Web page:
Typically the parents had strong convictions about how to parent until a kid had a major crisis. Typically this came about through a suicide threat, which worried Alice even more. Alice knew how it felt to live with criticism - how difficult it becomes to see any worth in oneself, when one is hearing the same sad messages over and over - "You're too loud, too sensitive, too stupid, you're lazy, you're a brat." When you're a child, you don't realize that your parent is just telling you all the same bullshit their parent told them. And it doesn't take much to start believing you are a burden.
Then, as an adult, you hold your feelings inside, because you don't want to be a burden to anyone.
And people mistake that isolation for lack of interest. Lack of love.
Misunderstandings usually come down to one of two parties needing to be the one to swallow their pride and extend an olive branch. The olive branch can take many forms. Some people might pray for the person they care about. But, we all know how people really feel about "thoughts and prayers." What good are thoughts and prayers when you have a sword, or three (for Tarot enthusiasts), firmly lodged in your heart?
An olive branch can take the form of poetry, or art. Or even a short story.
Or a novel.
Alice wasn't sure how she was going to extend an olive branch to Jeff. She really, really missed him a lot. She missed his chipper attitude, his generosity, his kindness, his genuineness. She missed the way his cowlick stuck up on the back of his head when he got out of his truck. She missed the way his voice reminded her slightly of an Italian kid from Chicago. She missed him in his black sweater. She especially missed his big brown eyes. But then, when she said she loved him, he pointed out that she couldn't, because she didn't even really know him. Yeah, she thought. I guess I didn't.
That hurt almost as much as his refusal to read her emails.
God, this must be what it's like when someone you love dies, she thought, crying as she typed.
He was the one who encouraged her to write. The Universe was screaming to do it, too, so she did.
Alice and Adam sat on top of Mariana Butte, looking out at all of the City of Loveland and the Colorado Front Range on Friday morning. Alice had asked Adam to meet because she had, suddenly, a bunch of questions about modeling.
Never before in her life would she have thought modeling would be in her career. "You could be a hand model," her mother used to say.
Hand model? Is that a thing? Alice thought.
As a young mother, another mother in Nolan's playgroup was a hand model.
"You could be a cheerleader," her mother also said.
Maybe her mom was onto something, and not just totally prideful.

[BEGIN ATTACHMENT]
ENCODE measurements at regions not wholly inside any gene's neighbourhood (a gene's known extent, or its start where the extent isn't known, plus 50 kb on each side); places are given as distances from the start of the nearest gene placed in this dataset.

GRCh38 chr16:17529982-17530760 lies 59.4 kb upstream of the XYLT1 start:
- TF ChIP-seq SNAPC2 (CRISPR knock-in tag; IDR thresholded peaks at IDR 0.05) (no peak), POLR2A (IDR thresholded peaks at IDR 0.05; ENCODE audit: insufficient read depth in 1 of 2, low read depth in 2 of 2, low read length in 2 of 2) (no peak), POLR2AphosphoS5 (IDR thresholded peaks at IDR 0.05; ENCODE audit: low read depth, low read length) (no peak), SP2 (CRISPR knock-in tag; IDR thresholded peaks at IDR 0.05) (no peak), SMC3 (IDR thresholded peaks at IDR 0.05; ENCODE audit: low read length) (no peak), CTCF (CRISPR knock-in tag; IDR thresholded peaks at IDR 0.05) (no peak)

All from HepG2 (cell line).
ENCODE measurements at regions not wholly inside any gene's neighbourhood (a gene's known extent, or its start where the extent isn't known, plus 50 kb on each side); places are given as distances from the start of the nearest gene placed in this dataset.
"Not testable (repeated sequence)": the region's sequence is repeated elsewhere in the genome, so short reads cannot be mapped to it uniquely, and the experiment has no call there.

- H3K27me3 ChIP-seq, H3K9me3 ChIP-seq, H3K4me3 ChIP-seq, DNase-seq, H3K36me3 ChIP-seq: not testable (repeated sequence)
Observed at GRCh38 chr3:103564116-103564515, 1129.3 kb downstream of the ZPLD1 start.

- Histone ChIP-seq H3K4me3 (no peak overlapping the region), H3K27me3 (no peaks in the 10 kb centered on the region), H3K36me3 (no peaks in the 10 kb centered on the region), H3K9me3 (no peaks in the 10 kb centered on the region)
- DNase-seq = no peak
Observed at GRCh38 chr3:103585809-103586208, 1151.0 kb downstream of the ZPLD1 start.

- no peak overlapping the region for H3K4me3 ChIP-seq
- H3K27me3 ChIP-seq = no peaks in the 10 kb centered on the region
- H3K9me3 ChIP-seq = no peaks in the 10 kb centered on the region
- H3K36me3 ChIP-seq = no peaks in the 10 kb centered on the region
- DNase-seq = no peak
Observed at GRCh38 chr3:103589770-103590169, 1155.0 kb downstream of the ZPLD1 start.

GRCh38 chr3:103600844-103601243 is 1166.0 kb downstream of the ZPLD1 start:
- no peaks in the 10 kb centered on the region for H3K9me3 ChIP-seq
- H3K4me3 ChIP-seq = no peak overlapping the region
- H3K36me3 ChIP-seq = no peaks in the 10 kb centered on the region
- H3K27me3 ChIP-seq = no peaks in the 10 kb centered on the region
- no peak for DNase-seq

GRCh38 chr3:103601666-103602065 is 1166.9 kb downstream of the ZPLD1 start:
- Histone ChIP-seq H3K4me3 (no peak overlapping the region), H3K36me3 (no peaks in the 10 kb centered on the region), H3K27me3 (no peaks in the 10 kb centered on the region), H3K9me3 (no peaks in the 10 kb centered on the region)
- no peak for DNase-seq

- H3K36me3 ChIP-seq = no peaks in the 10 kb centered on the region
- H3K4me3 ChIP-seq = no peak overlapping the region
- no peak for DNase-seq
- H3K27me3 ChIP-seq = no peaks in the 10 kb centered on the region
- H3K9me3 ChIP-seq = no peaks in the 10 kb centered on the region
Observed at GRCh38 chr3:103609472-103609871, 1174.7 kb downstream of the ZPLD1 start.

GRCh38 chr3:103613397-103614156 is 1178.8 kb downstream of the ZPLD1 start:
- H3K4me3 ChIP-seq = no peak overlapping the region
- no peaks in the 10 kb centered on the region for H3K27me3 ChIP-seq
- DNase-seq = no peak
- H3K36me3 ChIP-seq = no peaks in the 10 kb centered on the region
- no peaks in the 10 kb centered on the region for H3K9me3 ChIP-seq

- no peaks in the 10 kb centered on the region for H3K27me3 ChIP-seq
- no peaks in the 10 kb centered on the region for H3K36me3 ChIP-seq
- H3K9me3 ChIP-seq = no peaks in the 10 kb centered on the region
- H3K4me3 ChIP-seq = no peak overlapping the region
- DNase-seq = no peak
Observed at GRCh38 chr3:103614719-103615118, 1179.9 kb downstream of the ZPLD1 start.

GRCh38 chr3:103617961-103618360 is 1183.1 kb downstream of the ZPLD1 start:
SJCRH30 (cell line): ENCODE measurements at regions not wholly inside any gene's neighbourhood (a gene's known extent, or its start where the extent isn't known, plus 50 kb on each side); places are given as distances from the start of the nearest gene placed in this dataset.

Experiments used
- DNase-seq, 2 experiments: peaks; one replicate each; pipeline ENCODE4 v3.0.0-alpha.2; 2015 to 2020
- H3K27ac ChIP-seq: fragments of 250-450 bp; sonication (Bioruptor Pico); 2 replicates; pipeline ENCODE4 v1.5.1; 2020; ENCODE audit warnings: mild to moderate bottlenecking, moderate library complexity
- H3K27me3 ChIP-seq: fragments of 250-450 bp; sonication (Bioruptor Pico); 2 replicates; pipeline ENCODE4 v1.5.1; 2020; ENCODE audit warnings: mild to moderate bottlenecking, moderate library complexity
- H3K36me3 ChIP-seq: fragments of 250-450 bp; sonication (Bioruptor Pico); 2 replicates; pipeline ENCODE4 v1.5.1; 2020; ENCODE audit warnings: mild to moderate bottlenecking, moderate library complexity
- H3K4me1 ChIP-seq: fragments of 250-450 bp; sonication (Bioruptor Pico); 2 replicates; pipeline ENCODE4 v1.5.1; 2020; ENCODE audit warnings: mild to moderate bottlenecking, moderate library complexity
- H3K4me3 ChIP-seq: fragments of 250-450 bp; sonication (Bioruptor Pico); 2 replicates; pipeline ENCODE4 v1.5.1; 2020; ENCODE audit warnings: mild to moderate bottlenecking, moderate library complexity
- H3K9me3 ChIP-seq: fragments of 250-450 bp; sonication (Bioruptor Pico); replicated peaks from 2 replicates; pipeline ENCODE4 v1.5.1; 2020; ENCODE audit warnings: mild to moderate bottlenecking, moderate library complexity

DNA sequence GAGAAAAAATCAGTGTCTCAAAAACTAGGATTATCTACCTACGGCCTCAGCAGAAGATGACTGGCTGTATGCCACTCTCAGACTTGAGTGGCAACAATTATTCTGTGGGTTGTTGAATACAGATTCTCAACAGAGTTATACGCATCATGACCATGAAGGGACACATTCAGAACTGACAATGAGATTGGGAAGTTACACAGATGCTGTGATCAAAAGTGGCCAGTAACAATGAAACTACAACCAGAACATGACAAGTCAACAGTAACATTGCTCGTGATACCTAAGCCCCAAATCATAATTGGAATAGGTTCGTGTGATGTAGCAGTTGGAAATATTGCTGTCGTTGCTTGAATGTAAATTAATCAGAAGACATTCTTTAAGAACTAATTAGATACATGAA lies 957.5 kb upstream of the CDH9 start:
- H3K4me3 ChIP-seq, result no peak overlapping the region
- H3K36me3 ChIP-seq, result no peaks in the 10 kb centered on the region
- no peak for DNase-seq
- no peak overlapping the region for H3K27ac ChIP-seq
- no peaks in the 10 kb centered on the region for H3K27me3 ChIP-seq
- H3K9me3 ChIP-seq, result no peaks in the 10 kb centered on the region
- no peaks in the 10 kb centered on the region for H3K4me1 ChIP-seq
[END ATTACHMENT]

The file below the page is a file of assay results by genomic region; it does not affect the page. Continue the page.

Alice's mom and dad were members of a discussion group at their church, which they had joined in 1978, the year Alice's sister Kathryn was born, and the year Alice's grandfather Henry had died, and the year Alice's mother learned that she was adopted. It seemed to Alice like the couples in the discussion group, all parents of her friends from church, sat around and talked about her and her friends all the time. Like the parents were living vicariously through them. It made her feel a little queasy. Because of this, she was sensitive to this energy in parenting groups - it was so easy for parents to start one-upping each other or feeling that their way was better, and if couple X had just done what they had done, they wouldn't have the problems they did.
Never judge a man until you walk a mile in his moccasins, Alice thought, even though sometimes she wished people could see past their blind adherence to social norms, and how that adherence contributed to their problems. In her view, most compulsion was toxic, but she didn't know how to express that in a way that didn't sound totally hedonistic.
The sentiment was best captured by Ruth Hulburt Hamilton, in the last stanza of her poem, Babies Dont't Keep:
The cleaning and scrubbing can wait till tomorrow
But children grow up as I've learned to my sorrow.
So quiet down cobwebs; Dust go to sleep!
I'm rocking my baby and babies don't keep.
She saw families running from one activity to the next. Was it driven by curiosity, or compulsion? There were certainly families where the compulsion made itself fully evident. For these people, everything they did seemed perfect. They were involved in everything, and their kids were constantly bickering. Or there was one kid who just wasn't having it, but didn't have a choice in the matter.